Denise Lewis, director of Raptor Recovery, is in the Chip Davis Eagle Mew and is sharing the history of National American Eagle Day. Freedom and Fisher, our resident bald eagles, join her in saying hello!

Bald eagles were chosen to be the national symbol of the United States 238 years ago (in 1782)!

Bald eagles aren’t really bald, so why do we call them “bald eagles?” . . . Watch this video to find out, along with some other interesting facts!
Follow over the jump for two videos about the other national days I'm celebrating in this post today.

'60 Minutes' and Vox on the Tulsa Massacre 99 years later

As I write this, President Trump's campaign is preparing a rally in Tulsa, Oklahoma, that was originally scheduled for Juneteenth but was postponed until today.* The combination of the locale and date made for a callous statement in the midst of nation-wide protests against police militarization and brutality. To explain why, I turn to "60 Minutes," which uploaded From the archives: Tulsa burning, a 21-year-old segment, on Flag Day.

In 1999, 60 Minutes correspondent Bob Simon reported on the 1921 Greenwood massacre, one of the country's worst incident of racial violence.
As Bob Simon observed in his introduction to the report, this was the first time many Americans had ever heard of the massacre. It wouldn't be the last. Twenty years later, Vox uploaded The massacre of Tulsa's "Black Wall Street."

White mobs destroyed "Black Wall Street" in 1921. But where are the victims' bodies?
Nearly 100 years ago, a white mob destroyed an American neighborhood called “Black Wall Street,” murdering an estimated 300 people in Tulsa, Oklahoma. That incident — known as the 1921 Tulsa Race Massacre — has been largely left out of US history books. Today, a century later, the city still has a lot of questions. For one, where are the bodies of the victims? As the city's mayor re-opens the search for mass graves, we take a look at what happened back in 1921…and why finding these graves still matters to the people of Tulsa.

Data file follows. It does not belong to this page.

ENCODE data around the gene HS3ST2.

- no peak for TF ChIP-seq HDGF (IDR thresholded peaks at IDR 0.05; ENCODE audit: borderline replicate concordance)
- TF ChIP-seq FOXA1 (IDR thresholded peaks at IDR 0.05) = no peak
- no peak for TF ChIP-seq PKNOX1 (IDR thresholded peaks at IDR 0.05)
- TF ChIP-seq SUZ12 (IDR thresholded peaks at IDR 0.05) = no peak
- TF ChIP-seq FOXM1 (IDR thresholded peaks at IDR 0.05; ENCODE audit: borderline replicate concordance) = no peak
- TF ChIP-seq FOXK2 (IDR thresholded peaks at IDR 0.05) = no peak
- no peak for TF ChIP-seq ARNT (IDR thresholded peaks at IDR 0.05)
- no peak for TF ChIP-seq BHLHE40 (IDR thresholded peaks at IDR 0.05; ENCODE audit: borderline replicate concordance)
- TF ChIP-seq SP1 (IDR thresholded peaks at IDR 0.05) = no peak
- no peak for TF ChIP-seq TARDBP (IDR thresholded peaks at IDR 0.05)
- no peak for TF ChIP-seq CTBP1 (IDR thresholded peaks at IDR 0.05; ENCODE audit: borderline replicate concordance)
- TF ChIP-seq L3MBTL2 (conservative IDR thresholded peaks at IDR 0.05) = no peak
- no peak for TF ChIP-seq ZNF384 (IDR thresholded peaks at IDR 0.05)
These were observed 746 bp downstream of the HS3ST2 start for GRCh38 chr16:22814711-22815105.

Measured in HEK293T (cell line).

Notice how little things have changed during the intevening 20 years. May the next 20 years bring more progress.

*The story of the rally is still developing, as CNN reported an hour ago that Six Trump campaign staffers working on Tulsa rally test positive for coronavirus. Americans may be getting tired of the pandemic, but the pandemic isn't getting tired of us.

Friday, June 19, 2020

Drink to The Daily Show, Inside Edition, and AL.com all asking 'What is Juneteenth?'

Happy Juneteenth! I'm combining both silly and the serious takes on the holiday in this year's celebration of emancipation beginning with The Daily Show with Trevor Noah asking What is Juneteenth? Dulcé Sloan Explains.

Dulcé Sloan explains exactly what Juneteenth is, why it's celebrated, and how it should be commemorated.
Dulcé Sloan did a very good job of explaining the holiday while still making it funny. For something more serious, I'm sharing Inside Edition also asking What Is Juneteenth?

Why is June 19th known as Juneteenth? The answer is rooted in history. "Juneteenth is an African-American holiday that celebrates the emancipation of slaves in Texas in 1865," Scholar Lori Brooks told InsideEdition.com. Dr. Brooks explained that when Union General Gordon Granger arrived in Texas, it was June 18, "and the next day he announced the emancipation of African-American slaves." Dr. Brooks added that the holiday gained new interest in the 1960s, as part of the Poor People's Campaign.
Inside Edition does a good job with holidays, as I remarked in Happy Year of the Metal Rat!